Bath Teas Are the Natural DIY Way to Supercharge Your Evening Soak
Mix up your own blend to turn your tub into an at-home spa.
The wellness-boosting benefits of tea aren't just for your morning mug. Bath teas have become a popular way to bring the soothing, fragrant properties of herbs into your evening soak, a practice many of us are turning to more than ever to help soothe away stress. The 2021 Pinterest trend report notes that searches for "bath tea recipe" have surged 60% compared to the previous year as people increasingly incorporate herbal baths into their self-care routines.
"Given the year we've all had, I'm not surprised that more people want to soak in baths," says Militza Maury, a skincare herbalist and author of the book Natural Homemade Skin Care ($18, Amazon). "Baths are an age-old practice that's so restorative and healing for the body."
Maury, who has been concocting her own bath teas for years, notes that nearly any type of tea you drink can be used in a bath for a similar benefit. For example, you might brew some chamomile tea at night to wind down or sip a mug of matcha for a boost of energy. Incorporating those ingredients into a bath can replicate that effect on your body. "When you're soaking in an herb bath, your body relaxes, your pores open up, and you're able to absorb the nourishment of the tea," she says.
Unlike many store-bought bath bombs, bath teas feature natural herbs and soothing ingredients like oats and cocoa butter without other additives. "Especially when you're soaking in a bath and your pores are really open, you don't want to be drawing in chemicals or perfumes that aren't great for your body," Maury says. "Natural herbs allow you to enjoy those aromatics in a safe way."
Plus, bath teas are easy to whip up yourself using dried herbs or flowers and ingredients from your pantry. After mixing up your bath blend, you can either brew your bath tea separately or let it steep directly in the bathwater. Maury recommends using a French press ($20, Target) to create a very strong infusion, letting the tea steep for at least 15 minutes before adding it to your bath. Alternatively, you can pour your bath tea mixture into individual tea filter bags ($7, Amazon) and pop one into the tub as it fills. Let the water run hot at first while the bath tea brews, then add cool water to bring down the temperature to your liking before you step in, Maury suggests. And because the tea is contained in a bag or brewed ahead of time, you don't have messy debris to clean up once the tub empties.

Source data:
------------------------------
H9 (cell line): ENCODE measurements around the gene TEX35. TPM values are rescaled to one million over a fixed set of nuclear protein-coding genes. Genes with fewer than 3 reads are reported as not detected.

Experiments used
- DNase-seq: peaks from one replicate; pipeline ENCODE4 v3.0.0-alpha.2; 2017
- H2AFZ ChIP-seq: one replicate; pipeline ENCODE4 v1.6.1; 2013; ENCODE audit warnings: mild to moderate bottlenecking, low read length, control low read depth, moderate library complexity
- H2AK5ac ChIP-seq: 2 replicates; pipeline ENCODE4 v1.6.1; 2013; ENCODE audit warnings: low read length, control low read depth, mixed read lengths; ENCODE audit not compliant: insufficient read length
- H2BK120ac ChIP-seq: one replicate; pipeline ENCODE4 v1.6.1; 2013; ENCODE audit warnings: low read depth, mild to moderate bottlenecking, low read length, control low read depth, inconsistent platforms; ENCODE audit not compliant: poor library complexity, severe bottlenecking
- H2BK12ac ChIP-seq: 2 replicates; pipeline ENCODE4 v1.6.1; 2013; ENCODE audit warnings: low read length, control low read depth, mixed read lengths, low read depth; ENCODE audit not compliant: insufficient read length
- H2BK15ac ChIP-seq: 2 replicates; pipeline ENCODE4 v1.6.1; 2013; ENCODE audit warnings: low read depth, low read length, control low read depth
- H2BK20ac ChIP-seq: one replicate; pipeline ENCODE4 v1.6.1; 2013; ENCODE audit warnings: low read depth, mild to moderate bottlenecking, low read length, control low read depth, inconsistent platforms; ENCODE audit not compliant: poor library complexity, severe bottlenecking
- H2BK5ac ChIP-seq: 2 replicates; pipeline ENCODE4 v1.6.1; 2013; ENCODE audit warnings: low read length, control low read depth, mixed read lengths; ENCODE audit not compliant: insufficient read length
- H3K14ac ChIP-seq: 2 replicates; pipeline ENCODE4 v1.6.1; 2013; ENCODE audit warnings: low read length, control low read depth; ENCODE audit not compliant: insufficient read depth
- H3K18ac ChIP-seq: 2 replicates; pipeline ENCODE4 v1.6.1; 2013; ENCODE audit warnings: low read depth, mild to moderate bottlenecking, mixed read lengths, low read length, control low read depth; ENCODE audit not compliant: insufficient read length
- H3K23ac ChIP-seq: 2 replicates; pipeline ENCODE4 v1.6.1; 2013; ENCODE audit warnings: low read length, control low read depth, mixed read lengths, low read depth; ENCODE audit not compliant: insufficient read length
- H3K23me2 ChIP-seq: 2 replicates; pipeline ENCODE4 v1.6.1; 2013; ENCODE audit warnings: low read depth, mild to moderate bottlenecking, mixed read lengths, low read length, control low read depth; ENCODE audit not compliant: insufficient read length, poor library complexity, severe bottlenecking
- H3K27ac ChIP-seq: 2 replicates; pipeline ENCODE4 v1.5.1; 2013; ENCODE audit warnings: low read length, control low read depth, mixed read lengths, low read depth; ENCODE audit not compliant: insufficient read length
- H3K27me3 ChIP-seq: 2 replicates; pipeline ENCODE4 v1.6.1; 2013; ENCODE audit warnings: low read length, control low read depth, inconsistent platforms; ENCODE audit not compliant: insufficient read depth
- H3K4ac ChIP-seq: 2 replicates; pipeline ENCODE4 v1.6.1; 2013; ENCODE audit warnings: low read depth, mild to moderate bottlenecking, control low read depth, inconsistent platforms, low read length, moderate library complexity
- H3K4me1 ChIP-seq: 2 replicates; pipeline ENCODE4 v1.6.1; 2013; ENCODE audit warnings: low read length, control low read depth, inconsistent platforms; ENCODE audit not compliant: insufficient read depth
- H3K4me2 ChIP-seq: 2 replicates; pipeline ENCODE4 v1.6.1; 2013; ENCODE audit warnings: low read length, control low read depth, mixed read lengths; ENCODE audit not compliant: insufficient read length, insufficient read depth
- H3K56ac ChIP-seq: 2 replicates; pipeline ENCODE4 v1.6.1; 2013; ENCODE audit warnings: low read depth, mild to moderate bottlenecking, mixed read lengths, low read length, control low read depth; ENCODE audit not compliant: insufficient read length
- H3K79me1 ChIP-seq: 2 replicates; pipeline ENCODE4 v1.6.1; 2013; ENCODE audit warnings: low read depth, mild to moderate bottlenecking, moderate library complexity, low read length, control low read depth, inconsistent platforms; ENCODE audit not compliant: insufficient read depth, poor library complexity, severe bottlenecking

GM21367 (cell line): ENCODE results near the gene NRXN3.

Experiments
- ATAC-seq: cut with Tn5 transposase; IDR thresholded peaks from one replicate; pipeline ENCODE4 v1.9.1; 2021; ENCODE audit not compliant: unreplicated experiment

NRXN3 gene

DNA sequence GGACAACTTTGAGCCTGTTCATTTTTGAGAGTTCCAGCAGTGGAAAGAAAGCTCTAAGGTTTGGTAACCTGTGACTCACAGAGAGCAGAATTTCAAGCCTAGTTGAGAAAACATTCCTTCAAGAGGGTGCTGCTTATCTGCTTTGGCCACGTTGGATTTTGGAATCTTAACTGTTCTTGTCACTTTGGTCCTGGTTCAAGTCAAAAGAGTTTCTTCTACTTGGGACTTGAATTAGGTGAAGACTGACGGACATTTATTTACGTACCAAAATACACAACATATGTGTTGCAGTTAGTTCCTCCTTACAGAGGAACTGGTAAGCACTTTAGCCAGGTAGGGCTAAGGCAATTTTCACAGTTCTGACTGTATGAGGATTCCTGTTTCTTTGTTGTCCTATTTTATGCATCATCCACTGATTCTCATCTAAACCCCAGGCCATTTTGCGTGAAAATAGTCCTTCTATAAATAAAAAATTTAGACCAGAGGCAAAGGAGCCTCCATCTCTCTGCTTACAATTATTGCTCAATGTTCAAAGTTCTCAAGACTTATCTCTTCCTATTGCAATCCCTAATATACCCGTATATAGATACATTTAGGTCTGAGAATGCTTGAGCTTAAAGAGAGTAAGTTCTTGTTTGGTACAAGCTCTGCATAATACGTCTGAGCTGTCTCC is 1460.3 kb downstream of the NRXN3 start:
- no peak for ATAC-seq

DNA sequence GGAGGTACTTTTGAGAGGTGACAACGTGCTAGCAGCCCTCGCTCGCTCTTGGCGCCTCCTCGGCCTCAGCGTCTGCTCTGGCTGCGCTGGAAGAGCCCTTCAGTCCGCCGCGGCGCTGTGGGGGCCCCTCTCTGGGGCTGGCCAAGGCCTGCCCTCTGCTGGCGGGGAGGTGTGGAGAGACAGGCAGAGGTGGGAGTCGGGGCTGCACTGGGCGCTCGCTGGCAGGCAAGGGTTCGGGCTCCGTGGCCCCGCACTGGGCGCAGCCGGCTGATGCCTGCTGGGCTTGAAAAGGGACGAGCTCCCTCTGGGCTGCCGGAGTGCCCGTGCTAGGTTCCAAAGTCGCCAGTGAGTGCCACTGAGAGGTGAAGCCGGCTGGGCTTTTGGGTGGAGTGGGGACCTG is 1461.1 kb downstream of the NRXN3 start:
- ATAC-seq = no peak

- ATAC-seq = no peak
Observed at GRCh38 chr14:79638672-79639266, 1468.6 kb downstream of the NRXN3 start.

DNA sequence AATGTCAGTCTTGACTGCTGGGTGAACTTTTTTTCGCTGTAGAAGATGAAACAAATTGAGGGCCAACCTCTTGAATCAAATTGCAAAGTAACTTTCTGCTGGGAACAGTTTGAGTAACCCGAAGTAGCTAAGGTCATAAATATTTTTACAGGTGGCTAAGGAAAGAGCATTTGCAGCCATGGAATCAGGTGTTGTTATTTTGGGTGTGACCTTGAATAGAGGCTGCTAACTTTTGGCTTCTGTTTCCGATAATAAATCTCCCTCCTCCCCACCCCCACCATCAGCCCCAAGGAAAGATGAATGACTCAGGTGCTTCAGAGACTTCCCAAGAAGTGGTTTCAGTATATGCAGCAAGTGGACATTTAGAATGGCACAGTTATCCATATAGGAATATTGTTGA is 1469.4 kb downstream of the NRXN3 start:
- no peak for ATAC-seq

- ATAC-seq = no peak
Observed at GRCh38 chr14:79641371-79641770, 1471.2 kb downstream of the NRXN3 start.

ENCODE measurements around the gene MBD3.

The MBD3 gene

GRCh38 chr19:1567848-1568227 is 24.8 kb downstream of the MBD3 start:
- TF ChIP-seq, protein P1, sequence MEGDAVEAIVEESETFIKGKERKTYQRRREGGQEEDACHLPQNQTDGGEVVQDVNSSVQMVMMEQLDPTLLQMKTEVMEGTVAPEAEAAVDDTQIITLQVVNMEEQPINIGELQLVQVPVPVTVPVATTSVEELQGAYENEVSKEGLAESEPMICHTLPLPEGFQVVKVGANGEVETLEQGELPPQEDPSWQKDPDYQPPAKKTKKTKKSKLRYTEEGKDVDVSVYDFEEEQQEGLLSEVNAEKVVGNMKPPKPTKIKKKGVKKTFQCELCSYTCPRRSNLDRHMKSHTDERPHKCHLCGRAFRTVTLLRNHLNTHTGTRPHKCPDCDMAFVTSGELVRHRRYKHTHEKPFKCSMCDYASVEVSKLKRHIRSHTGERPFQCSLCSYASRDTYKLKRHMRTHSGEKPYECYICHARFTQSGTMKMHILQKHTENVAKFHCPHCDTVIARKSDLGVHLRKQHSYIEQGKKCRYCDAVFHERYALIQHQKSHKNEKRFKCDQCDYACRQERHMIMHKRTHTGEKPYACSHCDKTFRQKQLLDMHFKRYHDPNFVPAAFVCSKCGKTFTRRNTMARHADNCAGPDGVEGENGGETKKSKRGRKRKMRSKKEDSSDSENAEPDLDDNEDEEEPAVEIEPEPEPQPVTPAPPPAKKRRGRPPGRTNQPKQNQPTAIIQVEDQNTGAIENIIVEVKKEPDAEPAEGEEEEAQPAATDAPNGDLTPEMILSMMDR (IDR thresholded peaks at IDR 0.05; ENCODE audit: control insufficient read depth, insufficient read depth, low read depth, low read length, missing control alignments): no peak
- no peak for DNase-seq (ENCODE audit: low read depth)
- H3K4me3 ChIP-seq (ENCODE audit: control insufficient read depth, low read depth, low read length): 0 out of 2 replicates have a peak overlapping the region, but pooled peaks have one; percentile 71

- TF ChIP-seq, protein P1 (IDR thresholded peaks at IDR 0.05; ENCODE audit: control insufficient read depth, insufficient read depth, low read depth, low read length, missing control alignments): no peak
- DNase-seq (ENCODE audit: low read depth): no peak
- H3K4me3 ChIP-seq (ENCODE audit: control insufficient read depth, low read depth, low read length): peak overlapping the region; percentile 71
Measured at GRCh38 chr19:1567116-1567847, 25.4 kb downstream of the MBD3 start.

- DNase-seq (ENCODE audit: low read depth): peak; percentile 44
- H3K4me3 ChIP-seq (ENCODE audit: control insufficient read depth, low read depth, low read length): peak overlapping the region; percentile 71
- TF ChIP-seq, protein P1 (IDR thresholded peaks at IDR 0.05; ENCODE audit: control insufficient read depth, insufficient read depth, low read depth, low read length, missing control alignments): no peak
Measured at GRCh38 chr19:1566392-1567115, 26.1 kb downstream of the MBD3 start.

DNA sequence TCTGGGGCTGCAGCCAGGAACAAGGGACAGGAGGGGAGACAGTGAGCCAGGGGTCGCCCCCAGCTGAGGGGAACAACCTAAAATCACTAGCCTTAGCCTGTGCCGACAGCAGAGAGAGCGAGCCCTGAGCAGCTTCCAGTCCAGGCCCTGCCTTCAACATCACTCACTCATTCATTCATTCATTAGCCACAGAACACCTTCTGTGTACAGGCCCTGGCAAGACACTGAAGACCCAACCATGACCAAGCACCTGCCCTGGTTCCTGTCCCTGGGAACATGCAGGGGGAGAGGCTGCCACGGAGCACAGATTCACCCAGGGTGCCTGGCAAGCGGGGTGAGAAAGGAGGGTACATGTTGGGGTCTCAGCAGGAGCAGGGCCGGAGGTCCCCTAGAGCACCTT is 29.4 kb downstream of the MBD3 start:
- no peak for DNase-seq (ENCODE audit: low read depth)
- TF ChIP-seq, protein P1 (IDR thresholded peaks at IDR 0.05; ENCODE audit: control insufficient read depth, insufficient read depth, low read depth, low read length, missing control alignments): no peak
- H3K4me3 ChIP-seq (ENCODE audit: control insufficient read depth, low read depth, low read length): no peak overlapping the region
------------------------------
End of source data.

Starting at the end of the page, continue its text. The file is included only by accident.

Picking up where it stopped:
Soothing Bath Tea Recipe
This is Maury's go-to bath tea recipe to soothe and nourish skin. You can find most of the dried flowers online, and many of them are also sold at grocery stores as loose teas. Cocoa butter is available online ($22, Amazon) and at some baking supplies stores. You only need about a 1/4-cup of this tea mixture for each bath, so you can store the rest in a cool, dry place until you're ready to use it.
What You Need:
- 1/4 cup oat flour (or rolled oats, blitzed in a food processor until fine)
- 1/4 cup each of dried calendula flowers, dried rose petals, dried lavender, and dried chamomile flowers
- 1 Tbsp. grated cocoa butter
- Empty tea bags or French press for brewing
Combine the oats, dried flowers, and cocoa butter, and store in an airtight container until you're ready for a bath. To brew separately, pour the loose tea into a French press and add hot water. Steep for 15-20 minutes, then add to bathwater. To steep directly in the tub, fill an empty tea bag with the mixture and place in bathtub. Run hot water first, then cool down as needed.
Bath teas are easy to customize according to your skin care needs, fragrance preferences, and mood. Try mixing in pantry ingredients such as dried herbs, honey, powdered milk, and more to make the recipe your own. Look to the teas you like to drink for inspiration, or add herbal teas (either bagged or loose-leaf) directly to your mix. Then start brewing to naturally give your bath a boost.